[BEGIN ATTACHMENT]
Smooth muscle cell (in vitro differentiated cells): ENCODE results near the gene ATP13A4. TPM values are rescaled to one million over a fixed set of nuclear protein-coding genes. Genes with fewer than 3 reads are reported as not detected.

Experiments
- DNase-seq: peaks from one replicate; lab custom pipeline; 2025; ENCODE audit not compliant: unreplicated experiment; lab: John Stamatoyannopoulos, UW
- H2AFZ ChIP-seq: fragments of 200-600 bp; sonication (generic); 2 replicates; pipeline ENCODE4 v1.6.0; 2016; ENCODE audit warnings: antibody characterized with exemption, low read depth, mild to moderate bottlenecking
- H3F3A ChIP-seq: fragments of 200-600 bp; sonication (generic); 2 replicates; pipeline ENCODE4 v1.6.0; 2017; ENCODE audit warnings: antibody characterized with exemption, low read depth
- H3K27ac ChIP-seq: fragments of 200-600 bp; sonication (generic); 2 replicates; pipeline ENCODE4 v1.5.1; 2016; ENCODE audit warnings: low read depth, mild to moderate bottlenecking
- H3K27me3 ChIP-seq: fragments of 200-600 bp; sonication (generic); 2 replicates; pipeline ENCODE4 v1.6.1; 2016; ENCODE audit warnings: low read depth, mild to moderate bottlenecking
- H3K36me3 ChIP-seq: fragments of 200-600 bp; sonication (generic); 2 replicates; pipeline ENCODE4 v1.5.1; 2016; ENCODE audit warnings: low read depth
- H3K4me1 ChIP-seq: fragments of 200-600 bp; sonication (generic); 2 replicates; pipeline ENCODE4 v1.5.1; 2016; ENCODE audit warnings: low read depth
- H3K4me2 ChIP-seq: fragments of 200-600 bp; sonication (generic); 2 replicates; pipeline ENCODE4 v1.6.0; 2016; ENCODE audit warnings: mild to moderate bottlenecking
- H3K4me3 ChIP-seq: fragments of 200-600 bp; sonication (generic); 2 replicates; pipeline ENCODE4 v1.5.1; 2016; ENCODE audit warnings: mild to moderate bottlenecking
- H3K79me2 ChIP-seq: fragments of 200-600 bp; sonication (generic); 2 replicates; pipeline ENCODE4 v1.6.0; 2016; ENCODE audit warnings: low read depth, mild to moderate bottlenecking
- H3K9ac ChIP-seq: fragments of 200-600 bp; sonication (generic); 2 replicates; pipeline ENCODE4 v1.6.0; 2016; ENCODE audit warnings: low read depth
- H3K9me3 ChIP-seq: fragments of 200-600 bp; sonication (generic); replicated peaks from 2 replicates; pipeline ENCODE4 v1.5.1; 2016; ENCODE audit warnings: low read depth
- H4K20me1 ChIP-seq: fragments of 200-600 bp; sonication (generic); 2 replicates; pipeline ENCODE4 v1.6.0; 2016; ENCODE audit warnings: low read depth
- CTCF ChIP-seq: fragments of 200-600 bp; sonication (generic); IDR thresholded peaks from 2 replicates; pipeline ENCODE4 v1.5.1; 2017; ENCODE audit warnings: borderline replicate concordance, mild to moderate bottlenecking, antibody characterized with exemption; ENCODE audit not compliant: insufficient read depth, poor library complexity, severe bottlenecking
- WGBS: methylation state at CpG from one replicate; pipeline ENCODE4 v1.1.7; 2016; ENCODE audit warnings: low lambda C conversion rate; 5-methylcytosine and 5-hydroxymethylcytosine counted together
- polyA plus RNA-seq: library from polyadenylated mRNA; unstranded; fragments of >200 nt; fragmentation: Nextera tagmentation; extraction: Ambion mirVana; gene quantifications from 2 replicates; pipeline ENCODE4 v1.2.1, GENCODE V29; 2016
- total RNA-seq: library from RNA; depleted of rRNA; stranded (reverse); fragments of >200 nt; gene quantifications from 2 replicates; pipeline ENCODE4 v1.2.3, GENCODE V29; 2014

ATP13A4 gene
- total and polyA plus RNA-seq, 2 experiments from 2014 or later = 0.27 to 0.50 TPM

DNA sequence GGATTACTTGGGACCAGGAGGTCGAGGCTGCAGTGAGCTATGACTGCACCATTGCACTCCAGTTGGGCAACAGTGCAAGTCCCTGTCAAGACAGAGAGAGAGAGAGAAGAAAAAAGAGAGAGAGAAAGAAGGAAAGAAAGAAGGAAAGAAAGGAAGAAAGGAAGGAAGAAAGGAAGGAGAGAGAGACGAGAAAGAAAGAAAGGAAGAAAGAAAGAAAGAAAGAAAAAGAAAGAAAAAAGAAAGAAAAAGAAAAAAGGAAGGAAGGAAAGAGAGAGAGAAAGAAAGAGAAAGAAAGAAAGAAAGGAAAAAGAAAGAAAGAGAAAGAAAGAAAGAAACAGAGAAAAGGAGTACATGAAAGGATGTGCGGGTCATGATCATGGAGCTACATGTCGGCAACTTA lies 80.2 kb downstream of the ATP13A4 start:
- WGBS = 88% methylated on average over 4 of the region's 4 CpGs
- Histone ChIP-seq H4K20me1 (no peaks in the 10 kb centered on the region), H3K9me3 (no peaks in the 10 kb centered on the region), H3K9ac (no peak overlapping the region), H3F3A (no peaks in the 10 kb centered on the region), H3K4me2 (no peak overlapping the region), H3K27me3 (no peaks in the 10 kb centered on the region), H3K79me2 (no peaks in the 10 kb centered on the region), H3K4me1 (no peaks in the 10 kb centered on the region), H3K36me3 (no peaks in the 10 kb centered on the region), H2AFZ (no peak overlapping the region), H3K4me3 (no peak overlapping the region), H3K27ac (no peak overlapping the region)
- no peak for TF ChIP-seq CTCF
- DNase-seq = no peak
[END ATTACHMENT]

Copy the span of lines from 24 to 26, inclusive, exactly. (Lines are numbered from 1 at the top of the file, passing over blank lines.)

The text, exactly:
- Histone ChIP-seq H4K20me1 (no peaks in the 10 kb centered on the region), H3K9me3 (no peaks in the 10 kb centered on the region), H3K9ac (no peak overlapping the region), H3F3A (no peaks in the 10 kb centered on the region), H3K4me2 (no peak overlapping the region), H3K27me3 (no peaks in the 10 kb centered on the region), H3K79me2 (no peaks in the 10 kb centered on the region), H3K4me1 (no peaks in the 10 kb centered on the region), H3K36me3 (no peaks in the 10 kb centered on the region), H2AFZ (no peak overlapping the region), H3K4me3 (no peak overlapping the region), H3K27ac (no peak overlapping the region)
- no peak for TF ChIP-seq CTCF
- DNase-seq = no peak